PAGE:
But don’t go mistaking Survive and Thrive for some sort of postapocalyptic bunny-hugging commune in the making. As the website emphasizes: “This is NOT a group that plans to work together in the event of a meltdown, but rather a group of individuals focused on SELF-PRESERVATION AND CARE OF OUR LOVED ONES.” Today the group has 81 “prepared members.”
In other words, no matter how nice and liberal Salguero might seem on first acquaintance—especially when compared to the (often blatantly racist) old-school survivalists—you do not want to be caught sniffing around his tomato vines after The End of the World As We Know It (TEOTWAWKI) unless you’re looking for an ass full of buckshot.
Those turning up to Survive and Thrive looking for advice and information about practical cannibalism, ninja-stalking tactics or how to turn a semi- automatic weapon into a machine gun (all information that’s out there on the survivalist Web) are likely to be disappointed. So far, Survive and Thrive meetings have been about post-disaster medicine, cooking, gardening and water purification. The next meeting, says Salguero, is likely to focus on health issues “like how to create a safe room and how to dispose of a corpse.” The meeting after that— Survive and Thrive’s eighth—may tackle guns and all that good stuff.
Salguero says we’re dealing with a new breed of survivalist here. Educated, multicultural, often professional—far removed from the monocultural camo-clad gun nuts of the Cold War era.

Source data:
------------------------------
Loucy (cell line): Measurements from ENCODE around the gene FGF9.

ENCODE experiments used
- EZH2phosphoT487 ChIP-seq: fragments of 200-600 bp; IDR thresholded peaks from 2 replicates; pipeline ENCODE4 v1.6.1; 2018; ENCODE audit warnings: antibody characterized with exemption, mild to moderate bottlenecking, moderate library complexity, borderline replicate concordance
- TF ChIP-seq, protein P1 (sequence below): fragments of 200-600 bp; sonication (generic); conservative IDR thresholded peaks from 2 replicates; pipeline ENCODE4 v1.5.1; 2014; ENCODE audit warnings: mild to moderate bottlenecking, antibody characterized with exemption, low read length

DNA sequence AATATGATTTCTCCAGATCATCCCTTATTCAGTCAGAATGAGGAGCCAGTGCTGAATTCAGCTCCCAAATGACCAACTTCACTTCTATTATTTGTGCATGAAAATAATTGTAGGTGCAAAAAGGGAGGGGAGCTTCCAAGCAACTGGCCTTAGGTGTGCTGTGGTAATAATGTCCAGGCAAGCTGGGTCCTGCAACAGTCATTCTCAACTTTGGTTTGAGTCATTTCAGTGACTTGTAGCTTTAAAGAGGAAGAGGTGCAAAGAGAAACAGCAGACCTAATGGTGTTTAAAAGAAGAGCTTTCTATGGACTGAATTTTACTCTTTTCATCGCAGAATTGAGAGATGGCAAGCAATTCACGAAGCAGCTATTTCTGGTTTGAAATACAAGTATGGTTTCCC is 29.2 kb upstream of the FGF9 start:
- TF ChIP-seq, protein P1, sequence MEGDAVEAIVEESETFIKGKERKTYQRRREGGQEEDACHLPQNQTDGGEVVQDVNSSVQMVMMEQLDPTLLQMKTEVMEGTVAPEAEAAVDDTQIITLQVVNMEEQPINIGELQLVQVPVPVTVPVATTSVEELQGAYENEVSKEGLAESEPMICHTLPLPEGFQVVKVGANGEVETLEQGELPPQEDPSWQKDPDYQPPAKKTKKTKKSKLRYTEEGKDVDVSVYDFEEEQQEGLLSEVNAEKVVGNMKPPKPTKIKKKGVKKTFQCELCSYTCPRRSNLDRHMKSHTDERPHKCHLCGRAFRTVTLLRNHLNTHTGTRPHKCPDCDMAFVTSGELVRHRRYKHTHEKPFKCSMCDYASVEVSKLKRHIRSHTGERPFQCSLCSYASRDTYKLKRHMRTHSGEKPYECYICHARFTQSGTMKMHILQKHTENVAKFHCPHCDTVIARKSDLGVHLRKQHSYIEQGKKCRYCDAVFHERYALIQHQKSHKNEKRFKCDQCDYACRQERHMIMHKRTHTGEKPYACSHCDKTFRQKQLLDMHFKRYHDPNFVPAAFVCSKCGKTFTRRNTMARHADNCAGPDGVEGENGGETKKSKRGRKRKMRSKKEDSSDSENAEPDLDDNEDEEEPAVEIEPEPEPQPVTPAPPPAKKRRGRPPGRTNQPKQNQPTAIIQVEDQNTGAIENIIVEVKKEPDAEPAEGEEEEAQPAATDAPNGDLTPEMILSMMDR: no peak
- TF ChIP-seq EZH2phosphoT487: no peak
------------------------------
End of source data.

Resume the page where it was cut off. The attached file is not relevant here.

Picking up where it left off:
He could be right. We live in interesting times. On the TV news we see right-wingers in tricorner hats waving teabags and speaking authoritatively about Obama’s plans to “institute control of the civilian population through liberal front groups.” On the Internet there’s increased buzz about ex-police and military types organizing to keep their neighborhoods “safe.”
Immediately after the election of the nation’s first black president, millions of Americans panic-bought guns and ammunition. Last month, Michele Bachmann, a Republican member of Congress, stated her McCarthyite conviction that Obama is planning to build politically correct “reeducation camps for the young people.” Alistair Howard, a politics professor at Temple University, reports being told by a student that the Serve America Act is yet another sure sign that we are on the road to military control of the civilian population.
And for $550 a New Jersey-based company called onPoint Tactical will arrange for you to be kidnapped in Philadelphia’s Chinatown, as part of a course called Urban Escape and Evasion, which teaches “leading-edge skills to civilians who live and work in challenging urban environments or in urban centers that may destabilize during a crisis.”
Ron Paul supporters and Occupiers make for strange bedfellows: While Paul’s supporters and Occupiers agree that this country is in big trouble, they advocate wildly different solutions.
Our friend and colleague Steven Wells died two years ago today of the cancer he had documented so well in two cover stories for Philadelphia Weekly. On June 14, he submitted this column.
Letters to the Editor
Letters to the Editor